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Publication numberUS3896896 A
Publication typeGrant
Publication dateJul 29, 1975
Filing dateMay 22, 1973
Priority dateMay 23, 1972
Also published asDE2325692A1
Publication numberUS 3896896 A, US 3896896A, US-A-3896896, US3896896 A, US3896896A
InventorsSaitoh Shigeru
Original AssigneeNissan Motor
Export CitationBiBTeX, EndNote, RefMan
External Links: USPTO, USPTO Assignment, Espacenet
Multi-profiled cross member
US 3896896 A
Abstract
A frame cross member formed with two or more spaced sections of inverted U-shape or V-shape by which the cross member is secured to a side rail, which is deformable in profile to absorb shock resulting from an impact applied along the length of the side rail.
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Description  (OCR text may contain errors)

Elnited States Patent Saitoh 1 July 29, 1975 MULTl-PROFILED CROSS MEMBER [56] References Cited [75] Inventor: Shigeru Saitoh, Yokohama, Japan UNITED STATES PATENTS [73] Assigneez Nissan Motor Cmnpany Limited 2,747,887 5/1956 Schilberg 280/106 R Yokohama, Japan Primary Examiner-M. Henson Wood, Jr. [22] Filed May Assistant Examiner-Randolph A. Reese [21] Appl. No.: 362,843

[57] ABSTRACT [30] Forelgn Apphcauon Pnonty Data A frame cross member formed with two or more May 23,1972 Japan 47-60181 pa d sections of inverted U-shape or V-shape by which the cross member is secured to a side rail, [52] U.S. Ci. 180/82 R; 280/106 R which is deformable in profile to absorb shock result- [51] Int. Cl. B60r 19/00 i f m an impact applied along the length of the side [58] Field of Search 180/64 R, 82 R, 91; i].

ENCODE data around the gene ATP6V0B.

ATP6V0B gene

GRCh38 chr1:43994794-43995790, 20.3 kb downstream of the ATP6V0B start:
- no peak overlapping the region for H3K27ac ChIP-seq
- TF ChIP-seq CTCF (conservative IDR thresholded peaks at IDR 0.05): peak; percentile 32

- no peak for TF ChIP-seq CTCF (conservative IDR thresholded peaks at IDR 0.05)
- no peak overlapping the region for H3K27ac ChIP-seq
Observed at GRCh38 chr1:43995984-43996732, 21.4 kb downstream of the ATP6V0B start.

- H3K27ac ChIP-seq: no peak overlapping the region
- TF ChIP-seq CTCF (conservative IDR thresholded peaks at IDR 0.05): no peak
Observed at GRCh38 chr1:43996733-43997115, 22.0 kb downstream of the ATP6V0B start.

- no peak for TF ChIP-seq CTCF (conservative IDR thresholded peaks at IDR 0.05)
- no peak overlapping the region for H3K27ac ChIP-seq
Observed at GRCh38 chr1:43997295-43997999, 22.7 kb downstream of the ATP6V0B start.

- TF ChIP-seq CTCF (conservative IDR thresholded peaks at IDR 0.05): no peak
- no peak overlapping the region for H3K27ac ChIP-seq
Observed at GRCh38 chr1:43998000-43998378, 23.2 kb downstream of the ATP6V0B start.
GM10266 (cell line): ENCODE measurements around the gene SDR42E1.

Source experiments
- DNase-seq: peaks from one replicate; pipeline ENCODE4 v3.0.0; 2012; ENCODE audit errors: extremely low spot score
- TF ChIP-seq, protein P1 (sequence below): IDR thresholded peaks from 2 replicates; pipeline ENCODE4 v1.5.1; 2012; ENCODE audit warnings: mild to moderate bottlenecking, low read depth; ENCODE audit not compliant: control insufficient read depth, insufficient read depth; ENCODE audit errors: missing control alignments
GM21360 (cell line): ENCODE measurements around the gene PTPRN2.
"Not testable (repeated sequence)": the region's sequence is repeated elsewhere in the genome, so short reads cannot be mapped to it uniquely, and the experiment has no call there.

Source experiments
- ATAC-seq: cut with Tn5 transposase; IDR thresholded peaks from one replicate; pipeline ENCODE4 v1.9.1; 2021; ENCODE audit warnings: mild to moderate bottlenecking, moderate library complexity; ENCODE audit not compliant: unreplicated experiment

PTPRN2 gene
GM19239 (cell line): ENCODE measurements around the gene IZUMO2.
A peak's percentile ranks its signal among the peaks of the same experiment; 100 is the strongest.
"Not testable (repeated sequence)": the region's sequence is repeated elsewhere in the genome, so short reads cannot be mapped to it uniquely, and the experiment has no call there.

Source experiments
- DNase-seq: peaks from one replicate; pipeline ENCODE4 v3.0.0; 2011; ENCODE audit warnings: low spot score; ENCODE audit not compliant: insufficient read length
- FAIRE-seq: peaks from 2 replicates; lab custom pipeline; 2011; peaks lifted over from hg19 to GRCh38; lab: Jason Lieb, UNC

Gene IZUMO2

4 Claims, 24 Drawing Figures PATENTEI] JUL 2 91975 SHEET PATENTEI] JUL 2 9 I975 SHEET PATENTED JUL29|975 3,895,895

SHEET 6 Fig- /4(0) Fig. /5(0) W\ L l8 [8 P P w s 22 s 1 MULTI-PROFILED CROSS MEMBER The present invention relates to a newand improved,

tion of the side member to be longitudinally deform-:

able or contractible within a certain limit in response to an impact applied thereto. This is for the purpose of absorbing shock resulting from an impact applied to the front or rear of the'vehicle, as encountered when the vehicle collides with an obstacle. It is usual to provide several profiled cross'memberswhich extend laterally inward from the side rails arid are'connected at each end to the respective side rails, for the purpose of reinforcing the frame and supporting componentssuch as the engine, power-transmission system and suspension system.